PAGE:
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Questions about Vaccinating Dogs
Vaccinating Your Puppy or Adult Dog

Making sure your puppy or adult dog is up to date on its shots and tests is a critical component to veterinary preventive care for your pet. Thanks to the development of vaccines, dogs and puppies have been protected from numerous disease threats, including rabies, distemper, hepatitis and several others. Some of these diseases can be passed from dogs to people — so canine vaccinations have protected human health as well.

To assist veterinarians with making vaccine recommendations for dogs, the American Animal Hospital Association has issued a set of canine vaccine guidelines. Developed by a group of infectious disease experts, immunologists, researchers and practicing veterinarians, these guidelines were first released in 2003 and revised with new information in 2006. One of AAHA’s key recommendations is that all dogs are different — and thus vaccine decisions should be made on an individual basis for each dog. Issues to consider include the age, breed, health status, environment, lifestyle, and travel habits of the dog. Health threats vary from city to city.

How do I know which vaccines my dog or puppy needs?

There are two general groups of vaccines to consider: core and noncore vaccines.

Core vaccines are generally recommended for all dogs and protect against diseases that are more serious or potentially fatal. These diseases are found in all areas of North America and are more easily transmitted than non-core diseases. The AAHA guidelines define the following as core vaccines: distemper, adenovirus, parvovirus and rabies. Non-core vaccines are those reserved for patients at specific risk for infection due to exposure or lifestyle. The AAHA guidelines classify kennel cough, Lyme disease and leptospirosis vaccines within the non-core group.

Is vaccinating my puppy a risk to his or her health?

Vaccinating your dog or cat against disease is a medical procedure and, like all medical procedures, carries some inherent risk. As in any medical procedure or decision, the benefits must be balanced against the risks. Veterinarians recommend that no needless risks should be taken and that the best way to accomplish that is to reduce the number and frequency of administration of unnecessary vaccines. As is the case with any medical decision, you and your veterinarian should make vaccination decisions after considering your dog’s age, lifestyle, and potential exposure to infectious diseases.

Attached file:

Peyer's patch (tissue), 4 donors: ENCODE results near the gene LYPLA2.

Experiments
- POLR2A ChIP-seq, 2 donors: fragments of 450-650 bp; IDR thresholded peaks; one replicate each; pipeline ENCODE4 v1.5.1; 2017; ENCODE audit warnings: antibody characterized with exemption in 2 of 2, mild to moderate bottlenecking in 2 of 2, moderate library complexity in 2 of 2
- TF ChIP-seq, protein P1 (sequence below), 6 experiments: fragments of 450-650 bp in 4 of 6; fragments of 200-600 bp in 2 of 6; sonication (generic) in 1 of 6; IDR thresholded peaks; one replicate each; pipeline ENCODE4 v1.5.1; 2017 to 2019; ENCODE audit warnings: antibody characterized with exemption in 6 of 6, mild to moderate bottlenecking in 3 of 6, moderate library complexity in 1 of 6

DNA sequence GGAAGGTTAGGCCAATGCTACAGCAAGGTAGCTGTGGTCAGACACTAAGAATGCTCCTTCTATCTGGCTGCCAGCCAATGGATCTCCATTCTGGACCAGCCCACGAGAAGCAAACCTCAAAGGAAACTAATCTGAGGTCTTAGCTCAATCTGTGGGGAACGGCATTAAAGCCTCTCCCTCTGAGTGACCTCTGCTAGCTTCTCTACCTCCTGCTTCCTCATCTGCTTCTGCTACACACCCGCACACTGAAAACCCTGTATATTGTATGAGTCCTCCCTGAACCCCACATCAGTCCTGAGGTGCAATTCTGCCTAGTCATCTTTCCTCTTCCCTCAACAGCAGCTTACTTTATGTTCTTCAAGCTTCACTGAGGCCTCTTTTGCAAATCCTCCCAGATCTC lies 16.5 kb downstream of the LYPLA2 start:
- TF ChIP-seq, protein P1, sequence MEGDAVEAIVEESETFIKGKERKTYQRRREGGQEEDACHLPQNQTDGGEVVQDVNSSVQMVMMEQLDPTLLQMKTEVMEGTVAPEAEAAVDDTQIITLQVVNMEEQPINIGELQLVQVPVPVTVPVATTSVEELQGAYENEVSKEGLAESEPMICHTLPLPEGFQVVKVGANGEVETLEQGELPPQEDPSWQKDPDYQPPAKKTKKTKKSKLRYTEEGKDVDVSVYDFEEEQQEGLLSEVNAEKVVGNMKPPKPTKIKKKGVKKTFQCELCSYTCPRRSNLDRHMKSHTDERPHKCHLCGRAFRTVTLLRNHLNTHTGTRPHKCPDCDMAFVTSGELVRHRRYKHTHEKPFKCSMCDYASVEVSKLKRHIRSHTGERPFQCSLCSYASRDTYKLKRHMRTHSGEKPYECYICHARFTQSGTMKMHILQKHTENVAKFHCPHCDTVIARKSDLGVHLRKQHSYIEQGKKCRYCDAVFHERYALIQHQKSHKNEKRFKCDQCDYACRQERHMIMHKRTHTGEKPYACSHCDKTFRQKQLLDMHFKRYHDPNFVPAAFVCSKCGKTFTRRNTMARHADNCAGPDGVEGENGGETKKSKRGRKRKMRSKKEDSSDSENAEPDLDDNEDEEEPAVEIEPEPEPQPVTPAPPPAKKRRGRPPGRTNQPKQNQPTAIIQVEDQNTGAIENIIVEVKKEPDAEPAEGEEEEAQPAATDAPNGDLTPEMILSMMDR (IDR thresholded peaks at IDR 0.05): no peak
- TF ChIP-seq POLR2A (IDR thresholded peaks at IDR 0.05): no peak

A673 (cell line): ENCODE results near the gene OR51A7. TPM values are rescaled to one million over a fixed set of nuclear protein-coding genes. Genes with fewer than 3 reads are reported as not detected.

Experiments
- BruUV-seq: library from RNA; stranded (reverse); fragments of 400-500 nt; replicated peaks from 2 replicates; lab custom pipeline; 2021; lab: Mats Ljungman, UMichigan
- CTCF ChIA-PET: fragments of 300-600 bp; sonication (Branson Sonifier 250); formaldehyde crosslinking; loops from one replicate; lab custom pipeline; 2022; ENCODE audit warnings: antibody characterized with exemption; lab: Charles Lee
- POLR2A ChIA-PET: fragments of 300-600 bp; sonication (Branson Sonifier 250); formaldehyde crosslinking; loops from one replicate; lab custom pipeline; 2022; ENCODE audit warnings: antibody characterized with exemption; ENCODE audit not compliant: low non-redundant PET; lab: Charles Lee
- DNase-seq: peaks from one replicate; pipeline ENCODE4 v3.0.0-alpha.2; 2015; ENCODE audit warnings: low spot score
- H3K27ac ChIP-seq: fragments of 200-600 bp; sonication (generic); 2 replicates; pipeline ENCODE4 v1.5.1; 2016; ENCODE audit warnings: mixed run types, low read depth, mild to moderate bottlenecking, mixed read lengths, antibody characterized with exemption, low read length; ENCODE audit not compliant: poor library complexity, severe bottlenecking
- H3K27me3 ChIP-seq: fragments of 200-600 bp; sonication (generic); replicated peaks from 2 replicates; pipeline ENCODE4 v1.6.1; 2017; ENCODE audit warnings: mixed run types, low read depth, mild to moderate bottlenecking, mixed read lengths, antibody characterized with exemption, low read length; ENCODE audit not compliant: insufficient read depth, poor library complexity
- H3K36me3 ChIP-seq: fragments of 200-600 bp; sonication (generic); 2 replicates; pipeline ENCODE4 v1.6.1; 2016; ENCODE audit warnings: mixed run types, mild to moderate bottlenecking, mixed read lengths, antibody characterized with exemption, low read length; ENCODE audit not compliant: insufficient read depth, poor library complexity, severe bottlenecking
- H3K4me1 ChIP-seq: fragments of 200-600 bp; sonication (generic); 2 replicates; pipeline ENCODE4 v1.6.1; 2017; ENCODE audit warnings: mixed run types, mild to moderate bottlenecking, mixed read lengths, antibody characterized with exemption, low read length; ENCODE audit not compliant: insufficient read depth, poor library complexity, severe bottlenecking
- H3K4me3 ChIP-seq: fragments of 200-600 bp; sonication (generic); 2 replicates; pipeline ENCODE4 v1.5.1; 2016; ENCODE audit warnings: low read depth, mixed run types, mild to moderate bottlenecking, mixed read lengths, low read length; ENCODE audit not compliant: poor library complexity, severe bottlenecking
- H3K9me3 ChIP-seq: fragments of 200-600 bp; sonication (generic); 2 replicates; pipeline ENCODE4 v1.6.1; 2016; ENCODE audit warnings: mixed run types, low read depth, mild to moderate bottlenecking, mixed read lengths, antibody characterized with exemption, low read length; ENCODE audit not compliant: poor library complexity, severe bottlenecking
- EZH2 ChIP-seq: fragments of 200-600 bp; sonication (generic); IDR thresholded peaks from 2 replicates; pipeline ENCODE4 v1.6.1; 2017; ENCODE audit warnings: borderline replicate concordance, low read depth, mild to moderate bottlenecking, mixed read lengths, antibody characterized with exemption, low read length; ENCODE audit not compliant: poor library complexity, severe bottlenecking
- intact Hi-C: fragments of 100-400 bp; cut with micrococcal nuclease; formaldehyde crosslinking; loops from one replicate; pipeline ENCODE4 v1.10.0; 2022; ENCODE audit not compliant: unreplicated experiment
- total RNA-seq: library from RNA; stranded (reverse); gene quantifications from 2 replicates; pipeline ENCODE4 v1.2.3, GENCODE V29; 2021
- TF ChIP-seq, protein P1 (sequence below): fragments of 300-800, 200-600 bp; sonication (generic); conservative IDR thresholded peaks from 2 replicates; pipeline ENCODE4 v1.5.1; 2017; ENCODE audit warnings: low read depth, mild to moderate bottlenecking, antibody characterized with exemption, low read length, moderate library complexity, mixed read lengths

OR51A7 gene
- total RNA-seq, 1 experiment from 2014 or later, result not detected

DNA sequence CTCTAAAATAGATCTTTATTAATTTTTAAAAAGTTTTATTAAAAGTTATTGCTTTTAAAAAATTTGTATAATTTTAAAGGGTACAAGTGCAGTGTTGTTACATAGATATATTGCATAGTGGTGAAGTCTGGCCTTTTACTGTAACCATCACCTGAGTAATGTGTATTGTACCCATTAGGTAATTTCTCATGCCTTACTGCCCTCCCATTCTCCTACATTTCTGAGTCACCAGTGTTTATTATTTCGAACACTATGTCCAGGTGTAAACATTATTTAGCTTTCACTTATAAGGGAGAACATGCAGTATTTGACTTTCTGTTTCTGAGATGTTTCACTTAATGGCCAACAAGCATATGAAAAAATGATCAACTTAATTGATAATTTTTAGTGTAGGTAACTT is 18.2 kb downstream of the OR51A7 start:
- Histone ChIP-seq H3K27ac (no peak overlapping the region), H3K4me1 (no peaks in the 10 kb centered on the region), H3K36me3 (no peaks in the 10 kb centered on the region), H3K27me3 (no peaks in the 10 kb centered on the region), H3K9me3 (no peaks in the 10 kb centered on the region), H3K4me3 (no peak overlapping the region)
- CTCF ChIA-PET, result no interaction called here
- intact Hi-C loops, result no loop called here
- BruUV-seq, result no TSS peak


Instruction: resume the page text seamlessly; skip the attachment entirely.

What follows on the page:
What possible risks are associated with vaccination?

Vaccine reactions, of all types, are infrequent. In general, most vaccine reactions and side effects (such as local pain and swelling) are self-limiting. Allergic reactions are less common, but if untreated can be fatal. These can occur soon after vaccination. If you see such a reaction, please contact your veterinarian as soon as possible. In a small number of patients, vaccines can stimulate the patient’s immune system against his or her own tissues, resulting in diseases that affect the blood, skin, joints or nervous system. Again, such reactions are infrequent but can be life threatening. There is a possible complication of a tumor developing at the vaccination site in a small number of pets, most frequently cats. Please contact your veterinarian for more information.

How often should my dog be vaccinated?

Make sure that your dog completes the initial series of core vaccines administered at the puppy stage, as well as booster shots at one year of age. Following these one-year boosters, the AAHA Canine Vaccine Guidelines recommend that the distemper, adenovirus and parvovirus core vaccines be administered once every three years.

The state of Texas requires that dogs and cats be vaccinated against rabies by 4 months of age and on a 1 year or 3 year basis thereafter depending on the type of vaccine used. Additionally, when traveling with a dog or cat, have in your possession a rabies vaccination certificate that was signed by a veterinarian.  By ordinance the City of Mount Pleasant requires the owner or harborer of any domestic animal shall have such animal vaccinated against rabies by the time such animal is four months of age and within every subsequent 12 months thereafter.

Non-core vaccinations should be administered whenever the risk of the disease is significant enough to override any risk of vaccination. For example, kennel cough vaccine may need to be administered up to every six months in a dog repeatedly being kenneled or exposed to groups of dogs at grooming salons.